In light of the many drawbacks of urinalysis, it is clear that viable alternatives for testing other body fluids may be of great interest. For example, immunoassays on oral fluids are particularly advantageous in overcoming the need for privacy during sampling in urinalysis testing.
A few devices have been developed for lateral flow testing of oral fluids. Even though the devices developed for oral fluid testing have overcome some drawbacks of conventional urinalysis and including some drawbacks associated with lateral flow urinalysis, the oral immunoassay test devices still have deficiencies of their own. For example, the lateral flow immunoassay test devices for oral fluid have means for both collection and prescreen testing of oral fluid. However, they are deficient in providing structure for preserving a portion of the sample for confirmation testing in a single device. Furthermore, these devices are deficient in teaching a method of preserving a portion of the sample for confirmation testing.
Alternatively stated, the devices of the past require a cumbersome amount of separate equipment and steps to accomplish collecting, prescreening, and confirmation testing of samples. This is due to the fact that confirmation testing is not provided for by the oral fluid test devices and due to the other drawbacks set forth above for urinalysis devices and methods.
A drawback of immunoassay testing of oral fluids is that they generally have lower concentrations of antigens to be detected. Furthermore, the viscous nature of oral fluid impedes flow of the oral fluid to or around any reagent. Another drawback of the oral test devices and methods of the past is that the sample size is small and only serves for a prescreen test. Yet government regulations require confirmation testing before relying on a positive result of a prescreen test. Thus, if a confirmation test is desired, then a second sample has to be taken.
Taking two separate samples for prescreening and confirmation is problematic since it is not clear whether both samples will contain the same substances, as discussed with regard to taking a second urinalysis sample above. A difference in the contents of a second sample from a first sample is more probable if any time lapses between sampling, for example when a prescreen test is positive and the subject person has to be called back for a second sample. Furthermore, getting a second sample requires added time and inconvenience. The limited use of immunoassays of oral fluids is evidence that oral test devices and methods of the past have not found ways to take advantage of the inherent positive aspects associated with oral tests. Apparently, the devices of the past have not provided adequate solutions to the problems discussed above.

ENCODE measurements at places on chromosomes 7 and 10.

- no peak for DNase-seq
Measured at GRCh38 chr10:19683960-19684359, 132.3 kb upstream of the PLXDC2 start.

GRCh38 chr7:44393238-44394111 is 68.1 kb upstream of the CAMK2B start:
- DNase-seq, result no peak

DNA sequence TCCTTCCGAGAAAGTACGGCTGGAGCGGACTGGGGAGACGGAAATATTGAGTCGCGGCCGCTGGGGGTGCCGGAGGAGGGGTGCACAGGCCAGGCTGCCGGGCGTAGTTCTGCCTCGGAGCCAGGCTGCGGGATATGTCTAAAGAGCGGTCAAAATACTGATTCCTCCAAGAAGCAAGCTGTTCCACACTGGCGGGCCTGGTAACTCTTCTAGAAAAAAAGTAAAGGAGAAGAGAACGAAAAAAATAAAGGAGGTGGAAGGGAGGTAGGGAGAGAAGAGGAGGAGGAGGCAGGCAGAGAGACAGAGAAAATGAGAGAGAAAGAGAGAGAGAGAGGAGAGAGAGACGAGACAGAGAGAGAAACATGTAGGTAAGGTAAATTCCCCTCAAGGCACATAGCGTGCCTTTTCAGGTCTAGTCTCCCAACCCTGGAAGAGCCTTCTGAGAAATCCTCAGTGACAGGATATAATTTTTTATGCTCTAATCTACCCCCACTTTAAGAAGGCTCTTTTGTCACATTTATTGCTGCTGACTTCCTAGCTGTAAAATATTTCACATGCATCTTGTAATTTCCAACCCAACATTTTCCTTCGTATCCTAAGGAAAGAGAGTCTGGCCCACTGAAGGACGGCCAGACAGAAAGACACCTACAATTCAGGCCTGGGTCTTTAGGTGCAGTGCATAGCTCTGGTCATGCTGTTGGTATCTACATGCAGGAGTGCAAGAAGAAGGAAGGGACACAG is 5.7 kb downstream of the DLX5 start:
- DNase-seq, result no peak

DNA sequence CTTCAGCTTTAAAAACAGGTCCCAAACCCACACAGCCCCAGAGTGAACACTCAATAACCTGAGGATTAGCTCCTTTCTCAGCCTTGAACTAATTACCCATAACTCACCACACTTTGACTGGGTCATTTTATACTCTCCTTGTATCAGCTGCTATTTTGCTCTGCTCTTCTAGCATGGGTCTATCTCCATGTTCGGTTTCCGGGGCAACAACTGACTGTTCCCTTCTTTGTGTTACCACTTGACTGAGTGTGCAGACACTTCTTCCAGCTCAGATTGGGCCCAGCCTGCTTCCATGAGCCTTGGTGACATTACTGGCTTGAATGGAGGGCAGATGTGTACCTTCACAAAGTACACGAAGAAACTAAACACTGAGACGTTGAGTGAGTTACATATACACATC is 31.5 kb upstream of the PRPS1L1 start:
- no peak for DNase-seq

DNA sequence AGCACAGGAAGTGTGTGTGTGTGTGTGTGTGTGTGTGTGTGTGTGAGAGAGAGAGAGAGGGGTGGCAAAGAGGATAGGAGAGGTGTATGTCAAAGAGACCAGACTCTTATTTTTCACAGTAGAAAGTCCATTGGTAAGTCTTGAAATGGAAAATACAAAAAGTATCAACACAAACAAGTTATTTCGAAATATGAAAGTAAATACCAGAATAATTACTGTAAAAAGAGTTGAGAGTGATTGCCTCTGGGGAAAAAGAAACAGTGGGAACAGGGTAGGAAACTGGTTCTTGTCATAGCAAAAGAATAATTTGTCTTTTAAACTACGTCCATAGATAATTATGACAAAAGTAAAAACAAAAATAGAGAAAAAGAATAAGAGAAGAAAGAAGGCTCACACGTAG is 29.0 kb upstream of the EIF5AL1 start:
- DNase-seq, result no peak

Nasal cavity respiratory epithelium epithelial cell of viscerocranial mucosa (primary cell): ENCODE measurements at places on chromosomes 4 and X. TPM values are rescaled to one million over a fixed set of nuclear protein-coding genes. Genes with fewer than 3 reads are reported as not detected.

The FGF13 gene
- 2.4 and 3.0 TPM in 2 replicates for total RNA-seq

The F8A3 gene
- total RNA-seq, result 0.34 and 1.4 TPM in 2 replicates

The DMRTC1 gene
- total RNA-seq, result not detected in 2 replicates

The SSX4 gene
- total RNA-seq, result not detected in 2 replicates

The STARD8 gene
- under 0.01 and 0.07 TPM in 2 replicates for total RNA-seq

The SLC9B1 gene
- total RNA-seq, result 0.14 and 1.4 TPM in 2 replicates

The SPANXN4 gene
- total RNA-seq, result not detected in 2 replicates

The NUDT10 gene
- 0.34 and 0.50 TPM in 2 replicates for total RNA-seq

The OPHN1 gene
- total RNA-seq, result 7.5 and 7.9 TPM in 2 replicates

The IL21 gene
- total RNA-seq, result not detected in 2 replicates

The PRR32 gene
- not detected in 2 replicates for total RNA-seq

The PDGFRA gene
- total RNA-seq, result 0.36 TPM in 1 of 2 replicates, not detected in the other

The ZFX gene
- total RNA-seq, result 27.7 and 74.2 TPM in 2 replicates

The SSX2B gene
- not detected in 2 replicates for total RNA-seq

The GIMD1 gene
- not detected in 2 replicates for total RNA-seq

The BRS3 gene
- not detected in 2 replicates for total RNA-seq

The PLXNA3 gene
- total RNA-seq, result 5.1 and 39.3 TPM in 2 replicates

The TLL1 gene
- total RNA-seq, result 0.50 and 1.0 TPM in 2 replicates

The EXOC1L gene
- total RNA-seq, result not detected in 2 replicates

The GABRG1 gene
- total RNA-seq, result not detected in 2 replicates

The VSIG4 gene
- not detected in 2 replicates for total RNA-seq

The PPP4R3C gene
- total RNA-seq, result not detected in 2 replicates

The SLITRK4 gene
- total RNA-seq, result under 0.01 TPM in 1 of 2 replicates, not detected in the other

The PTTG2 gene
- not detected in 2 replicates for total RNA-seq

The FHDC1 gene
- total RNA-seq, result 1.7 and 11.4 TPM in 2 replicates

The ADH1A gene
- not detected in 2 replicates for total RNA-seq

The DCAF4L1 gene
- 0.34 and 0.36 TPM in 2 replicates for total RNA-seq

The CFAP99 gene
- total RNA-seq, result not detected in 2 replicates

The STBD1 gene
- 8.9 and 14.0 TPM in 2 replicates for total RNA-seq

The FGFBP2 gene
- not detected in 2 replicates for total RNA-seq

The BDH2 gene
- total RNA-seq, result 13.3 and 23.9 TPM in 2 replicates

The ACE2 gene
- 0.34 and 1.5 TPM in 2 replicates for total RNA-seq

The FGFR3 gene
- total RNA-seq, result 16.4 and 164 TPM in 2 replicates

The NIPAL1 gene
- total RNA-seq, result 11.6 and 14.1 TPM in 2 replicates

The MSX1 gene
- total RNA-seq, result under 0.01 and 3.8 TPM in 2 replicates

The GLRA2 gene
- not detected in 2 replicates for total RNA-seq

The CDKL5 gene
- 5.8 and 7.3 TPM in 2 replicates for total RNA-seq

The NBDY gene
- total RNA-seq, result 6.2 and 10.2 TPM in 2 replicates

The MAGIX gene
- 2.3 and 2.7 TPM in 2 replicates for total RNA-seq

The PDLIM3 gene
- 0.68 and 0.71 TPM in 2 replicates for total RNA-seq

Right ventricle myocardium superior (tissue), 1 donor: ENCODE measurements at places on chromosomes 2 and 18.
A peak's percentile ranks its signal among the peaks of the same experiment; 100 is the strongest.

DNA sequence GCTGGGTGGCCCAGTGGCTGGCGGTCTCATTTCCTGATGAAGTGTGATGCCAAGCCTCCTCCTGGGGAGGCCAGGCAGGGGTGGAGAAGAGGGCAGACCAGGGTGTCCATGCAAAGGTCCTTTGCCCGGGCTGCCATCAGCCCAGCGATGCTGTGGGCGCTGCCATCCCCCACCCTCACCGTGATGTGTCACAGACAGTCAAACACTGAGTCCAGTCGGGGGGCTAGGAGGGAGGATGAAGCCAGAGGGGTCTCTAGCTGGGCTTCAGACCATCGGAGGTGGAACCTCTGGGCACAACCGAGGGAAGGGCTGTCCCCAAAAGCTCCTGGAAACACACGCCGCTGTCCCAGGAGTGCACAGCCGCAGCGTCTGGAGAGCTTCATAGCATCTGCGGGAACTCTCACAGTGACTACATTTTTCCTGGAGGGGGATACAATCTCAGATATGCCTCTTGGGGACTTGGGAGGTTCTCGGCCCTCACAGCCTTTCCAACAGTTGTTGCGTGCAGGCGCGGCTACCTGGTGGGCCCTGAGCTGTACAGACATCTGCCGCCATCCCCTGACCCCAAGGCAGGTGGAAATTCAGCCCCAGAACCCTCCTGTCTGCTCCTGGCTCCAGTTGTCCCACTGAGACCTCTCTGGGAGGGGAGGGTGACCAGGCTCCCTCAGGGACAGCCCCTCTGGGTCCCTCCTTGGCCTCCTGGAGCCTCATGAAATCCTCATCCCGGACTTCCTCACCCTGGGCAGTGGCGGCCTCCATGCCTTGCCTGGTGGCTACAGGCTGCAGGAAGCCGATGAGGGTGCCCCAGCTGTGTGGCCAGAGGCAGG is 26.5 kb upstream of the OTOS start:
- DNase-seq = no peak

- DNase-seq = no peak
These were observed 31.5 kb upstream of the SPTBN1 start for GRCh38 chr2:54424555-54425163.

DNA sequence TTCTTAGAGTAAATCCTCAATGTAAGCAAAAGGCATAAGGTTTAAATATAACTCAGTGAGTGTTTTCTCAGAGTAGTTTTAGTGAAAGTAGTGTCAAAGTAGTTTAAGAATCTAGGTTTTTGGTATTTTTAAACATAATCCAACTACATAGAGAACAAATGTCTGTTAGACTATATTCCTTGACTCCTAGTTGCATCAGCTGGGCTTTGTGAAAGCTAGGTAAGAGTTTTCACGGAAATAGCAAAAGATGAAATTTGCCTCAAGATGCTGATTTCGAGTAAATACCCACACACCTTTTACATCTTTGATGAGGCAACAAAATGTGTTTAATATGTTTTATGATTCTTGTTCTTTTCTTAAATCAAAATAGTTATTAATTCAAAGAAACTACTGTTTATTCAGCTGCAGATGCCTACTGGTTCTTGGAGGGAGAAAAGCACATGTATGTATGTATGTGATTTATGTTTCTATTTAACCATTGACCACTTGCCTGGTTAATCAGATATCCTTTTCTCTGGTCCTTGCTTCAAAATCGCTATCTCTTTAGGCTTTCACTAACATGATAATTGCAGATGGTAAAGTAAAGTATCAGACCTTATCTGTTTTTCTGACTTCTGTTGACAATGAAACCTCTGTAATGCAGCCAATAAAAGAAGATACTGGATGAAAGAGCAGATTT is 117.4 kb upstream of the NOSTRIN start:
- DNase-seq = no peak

The devices of the past also fall short in providing reagents for both adulterant chemicals added to the body fluid at the time of testing and antigens that were present in the body fluid prior to a time of testing. Additionally, the devices of the past are deficient in providing a large number of reagents in order to detect multiple antigens in the sample with a single test.
Due to the many deficiencies and drawbacks of the test devices of the past, it is apparent that there is in need in the art for a simple device that incorporates as much of the required testing as possible in the single device, and that reduces the number of steps required. In addition, there are additional needs for a viable oral testing device and solutions to the other deficiencies set forth above.
SUMMARY OF THE INVENTION
The instant device and method overcome the deficiencies of the past and fill the needs set forth above by a simple test device that can be made small in size and that can be easily and efficiently used.
The test device is particularly for determining a presence of of one or more target substances in oral fluid and integrates a prescreen test sample and a confirmation test sample collection with the single device.
For purposes of clarity the target substances are referred to herein by the exemplary term “antigens”, the substances placed in the device for simulating the antigents are referred to as “antigen derivatives”, and the substances that are conjugates of the antigens and antigen derivatives are referred to as “antibodies”. It is to be expressly understood that the terms antigen/antibody refer to a particular type of target substance and its binding conjugate. Analogous terms can be used in place of each of these terms as can be appreciated from the disclosures of U.S. Pat. No. 6,365,417 to Fleming et al. and U.S. Pat. No. 6,248,598 to Bogema, which are incorporated herein by reference. For example, the term antigen could be replaced by analyte, target substance; or ligand, and the term antibody could be replaced by receptor, binding molecule, or binding agent throughout the specification without the loss of meaning. The term antigen derivative could likewise be replaced by analyte analog or another term that denotes a functional substitute of the target susbstance. The scope of this disclosure is intended to cover all of these substitutions.